The topic of this column is a Washington Post story stating that manufacturers of appliances, computers, cars, etc., want to know why Americans don't read their owners' manuals.
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One big reason that consumers don't read manuals is that the typical manual starts out with 15 to 25 pages of warnings, informing you of numerous highly unlikely ways in which you could use the product to injure or kill yourself.
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The typical consumer's reaction to these warnings is: "What kind of moron would do THAT?"
The answer to this question is: "A wealthy moron." Because the reason these warnings exist is that somewhere, some time, some consumer with the IQ of a radish actually DID one of these bizarre things, got a lawyer and sued, and a jury decided, what the heck, $300 million sounds about right, but let's not tell the judge right away because first we should order a pizza.
So every year there are more huge product-liability awards, and every year manufacturers have to put more warnings in the owners' manuals, and every year the radish-brains come up with newer, more-innovative ways to injure themselves. There will come a day when every product you buy will come with an actual living lawyer inside the box, sealed in plastic; as soon as you break the seal, the lawyer will emerge and start preparing your product-liability lawsuit. (This system is feasible because product-liability lawyers are spore-based organisms who can survive for years without air.)
Another reason consumers don't read manuals is that products today have TOO MANY FEATURES. (I know, I know, I've complained about this before. So sue me.) We and when I saw "we," I am speaking for every human being in the world do not want a lot of features. In fact, for most products, we really want only two features: the "on" feature and the "off" feature.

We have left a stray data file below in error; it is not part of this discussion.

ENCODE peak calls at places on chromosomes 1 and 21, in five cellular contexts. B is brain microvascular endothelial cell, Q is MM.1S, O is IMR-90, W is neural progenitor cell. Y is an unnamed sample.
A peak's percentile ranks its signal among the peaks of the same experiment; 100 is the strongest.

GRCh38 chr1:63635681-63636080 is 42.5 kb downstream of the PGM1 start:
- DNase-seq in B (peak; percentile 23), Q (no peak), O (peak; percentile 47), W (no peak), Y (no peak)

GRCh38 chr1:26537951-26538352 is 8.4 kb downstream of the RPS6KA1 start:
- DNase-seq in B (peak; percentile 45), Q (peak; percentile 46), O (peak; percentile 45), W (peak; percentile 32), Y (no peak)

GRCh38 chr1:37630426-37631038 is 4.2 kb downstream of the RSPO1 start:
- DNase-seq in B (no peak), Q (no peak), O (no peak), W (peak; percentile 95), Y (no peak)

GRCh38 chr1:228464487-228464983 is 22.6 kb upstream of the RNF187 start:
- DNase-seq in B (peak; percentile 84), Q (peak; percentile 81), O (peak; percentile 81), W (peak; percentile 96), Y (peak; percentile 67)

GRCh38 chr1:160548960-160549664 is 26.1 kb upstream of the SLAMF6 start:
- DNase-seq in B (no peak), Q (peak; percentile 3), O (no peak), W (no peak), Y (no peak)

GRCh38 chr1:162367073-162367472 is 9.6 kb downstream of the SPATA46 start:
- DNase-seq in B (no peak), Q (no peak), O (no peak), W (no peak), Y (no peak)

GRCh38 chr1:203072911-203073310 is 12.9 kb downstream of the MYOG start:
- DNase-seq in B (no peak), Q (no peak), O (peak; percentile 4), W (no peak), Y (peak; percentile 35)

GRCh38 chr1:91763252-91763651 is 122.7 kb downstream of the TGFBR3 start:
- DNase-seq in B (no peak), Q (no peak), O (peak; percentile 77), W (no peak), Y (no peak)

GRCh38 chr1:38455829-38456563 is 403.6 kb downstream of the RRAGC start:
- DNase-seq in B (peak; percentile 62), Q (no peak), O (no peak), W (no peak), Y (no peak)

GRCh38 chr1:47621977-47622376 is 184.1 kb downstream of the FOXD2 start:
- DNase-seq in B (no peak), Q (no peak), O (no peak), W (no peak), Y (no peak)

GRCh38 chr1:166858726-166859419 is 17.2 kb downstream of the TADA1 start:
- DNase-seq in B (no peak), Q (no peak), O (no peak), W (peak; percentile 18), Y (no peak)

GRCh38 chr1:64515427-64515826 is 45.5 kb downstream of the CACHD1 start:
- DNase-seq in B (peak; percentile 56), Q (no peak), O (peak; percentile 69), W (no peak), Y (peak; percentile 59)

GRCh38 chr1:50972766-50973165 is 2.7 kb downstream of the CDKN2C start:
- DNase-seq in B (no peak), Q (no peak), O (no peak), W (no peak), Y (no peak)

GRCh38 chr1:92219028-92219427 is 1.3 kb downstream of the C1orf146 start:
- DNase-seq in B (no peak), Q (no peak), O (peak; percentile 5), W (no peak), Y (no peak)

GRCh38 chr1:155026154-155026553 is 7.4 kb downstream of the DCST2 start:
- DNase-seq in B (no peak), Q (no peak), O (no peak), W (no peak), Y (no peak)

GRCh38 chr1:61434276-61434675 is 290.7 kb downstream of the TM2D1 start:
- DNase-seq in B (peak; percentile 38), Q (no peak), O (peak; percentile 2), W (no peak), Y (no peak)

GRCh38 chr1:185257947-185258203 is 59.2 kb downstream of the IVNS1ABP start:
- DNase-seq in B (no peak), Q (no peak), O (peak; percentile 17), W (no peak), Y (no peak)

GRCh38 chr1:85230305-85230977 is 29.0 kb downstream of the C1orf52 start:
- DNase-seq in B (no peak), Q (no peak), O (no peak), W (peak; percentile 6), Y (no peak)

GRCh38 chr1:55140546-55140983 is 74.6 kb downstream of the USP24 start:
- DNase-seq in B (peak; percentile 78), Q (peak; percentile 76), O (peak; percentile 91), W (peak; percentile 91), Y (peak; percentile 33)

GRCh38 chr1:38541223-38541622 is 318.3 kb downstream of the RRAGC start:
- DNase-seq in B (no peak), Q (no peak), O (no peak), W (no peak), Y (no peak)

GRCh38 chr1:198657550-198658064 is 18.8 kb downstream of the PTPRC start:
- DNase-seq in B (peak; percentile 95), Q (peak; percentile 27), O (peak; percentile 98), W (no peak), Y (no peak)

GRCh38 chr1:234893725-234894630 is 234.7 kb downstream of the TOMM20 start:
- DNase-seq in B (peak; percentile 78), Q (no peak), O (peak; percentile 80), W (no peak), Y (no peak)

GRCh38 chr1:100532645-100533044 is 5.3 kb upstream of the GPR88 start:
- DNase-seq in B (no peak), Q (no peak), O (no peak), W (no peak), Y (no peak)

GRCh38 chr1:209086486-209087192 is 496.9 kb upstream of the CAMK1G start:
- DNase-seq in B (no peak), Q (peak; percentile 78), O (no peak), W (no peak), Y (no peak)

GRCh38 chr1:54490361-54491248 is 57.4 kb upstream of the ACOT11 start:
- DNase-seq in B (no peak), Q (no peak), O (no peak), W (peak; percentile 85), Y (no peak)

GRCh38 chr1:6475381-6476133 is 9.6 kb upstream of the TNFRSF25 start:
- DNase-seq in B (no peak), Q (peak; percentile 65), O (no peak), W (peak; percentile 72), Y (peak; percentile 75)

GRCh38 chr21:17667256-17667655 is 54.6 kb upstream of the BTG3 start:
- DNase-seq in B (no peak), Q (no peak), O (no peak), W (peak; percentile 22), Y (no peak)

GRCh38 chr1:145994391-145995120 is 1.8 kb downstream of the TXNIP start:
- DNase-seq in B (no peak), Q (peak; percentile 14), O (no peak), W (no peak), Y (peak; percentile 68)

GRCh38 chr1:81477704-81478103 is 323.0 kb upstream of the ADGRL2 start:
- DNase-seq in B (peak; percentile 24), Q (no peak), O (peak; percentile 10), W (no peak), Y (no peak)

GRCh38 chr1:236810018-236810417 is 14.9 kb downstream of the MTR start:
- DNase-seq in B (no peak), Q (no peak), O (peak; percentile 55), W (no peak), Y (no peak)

An example of a feature that we do not want is "picture in picture." This feature allows you to watch one channel on most of your TV screen, while another channel appears in a little box in the corner. The salesman always makes a big deal out of "picture in picture," and the manual always devotes pages to how you use it.
Except you don't use it. I have never seen any actual human consumer use the "picture in picture" feature, because (a) nobody remembers how it works; (b) it's annoying to have two pictures on the screen; and (c) it's hard enough to find ONE thing on TV you want to watch.
The third reason consumers don't read manuals is that many consumers are men, and we men would no more read a manual than ask directions, because this would be an admission that the writer of the manual has a bigger . . . OK, a bigger grasp of technology than we do. We men would rather hook up a DVD player in such a way that it ignites the DVDs and shoots them across the room than admit that the manual writer possesses a more manly technological manhood than we do.
So if manufacturers want us to read their manuals, they need to take a few simple, common-sense steps: (1) Deport all the product-liability lawyers to Iraq; (2) Get rid of "picture in picture"; (3) Include nothing in the manual except simple, clear, minimal directions, printed on photographs of tennis star Anna Kournikova naked. These steps will greatly improve consumer knowledge, and reduce unfortunate mishaps.